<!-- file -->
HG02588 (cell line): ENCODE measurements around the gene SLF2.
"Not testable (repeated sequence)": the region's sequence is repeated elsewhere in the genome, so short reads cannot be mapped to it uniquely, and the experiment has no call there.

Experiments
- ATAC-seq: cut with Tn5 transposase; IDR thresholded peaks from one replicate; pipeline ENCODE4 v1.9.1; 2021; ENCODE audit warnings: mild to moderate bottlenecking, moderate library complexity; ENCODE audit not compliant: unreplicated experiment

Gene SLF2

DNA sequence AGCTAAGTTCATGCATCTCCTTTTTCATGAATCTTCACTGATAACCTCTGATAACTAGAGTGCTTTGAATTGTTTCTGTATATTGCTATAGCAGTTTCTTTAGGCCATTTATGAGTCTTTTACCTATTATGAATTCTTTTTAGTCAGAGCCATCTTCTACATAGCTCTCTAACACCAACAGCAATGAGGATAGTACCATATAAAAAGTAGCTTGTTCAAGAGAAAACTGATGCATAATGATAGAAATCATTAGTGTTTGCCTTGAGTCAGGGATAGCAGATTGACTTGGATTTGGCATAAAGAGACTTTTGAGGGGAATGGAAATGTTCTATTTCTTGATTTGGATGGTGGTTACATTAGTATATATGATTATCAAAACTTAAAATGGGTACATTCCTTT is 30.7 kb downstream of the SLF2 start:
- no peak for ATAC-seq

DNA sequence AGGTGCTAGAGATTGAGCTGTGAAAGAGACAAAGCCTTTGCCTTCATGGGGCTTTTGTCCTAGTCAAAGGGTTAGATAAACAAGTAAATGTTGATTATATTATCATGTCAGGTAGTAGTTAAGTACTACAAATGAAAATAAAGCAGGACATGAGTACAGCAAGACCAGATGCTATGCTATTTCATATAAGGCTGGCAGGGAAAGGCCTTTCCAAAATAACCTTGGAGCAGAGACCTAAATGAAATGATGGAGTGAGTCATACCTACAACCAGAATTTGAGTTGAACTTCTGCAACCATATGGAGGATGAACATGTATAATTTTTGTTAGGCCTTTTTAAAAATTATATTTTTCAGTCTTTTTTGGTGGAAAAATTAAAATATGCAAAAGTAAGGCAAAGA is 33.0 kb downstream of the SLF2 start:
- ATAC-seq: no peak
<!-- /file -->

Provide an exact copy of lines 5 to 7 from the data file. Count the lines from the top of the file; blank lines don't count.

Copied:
Gene SLF2

DNA sequence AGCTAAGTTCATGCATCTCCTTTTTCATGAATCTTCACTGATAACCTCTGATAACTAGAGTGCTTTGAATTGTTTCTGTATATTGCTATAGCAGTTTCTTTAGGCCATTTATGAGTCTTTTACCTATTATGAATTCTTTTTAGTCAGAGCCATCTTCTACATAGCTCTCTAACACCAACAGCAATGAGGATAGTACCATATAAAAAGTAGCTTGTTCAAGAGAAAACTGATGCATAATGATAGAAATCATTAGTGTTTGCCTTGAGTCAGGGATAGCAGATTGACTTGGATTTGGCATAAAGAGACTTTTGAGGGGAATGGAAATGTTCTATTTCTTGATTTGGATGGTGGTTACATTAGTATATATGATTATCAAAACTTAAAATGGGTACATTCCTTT is 30.7 kb downstream of the SLF2 start:
- no peak for ATAC-seq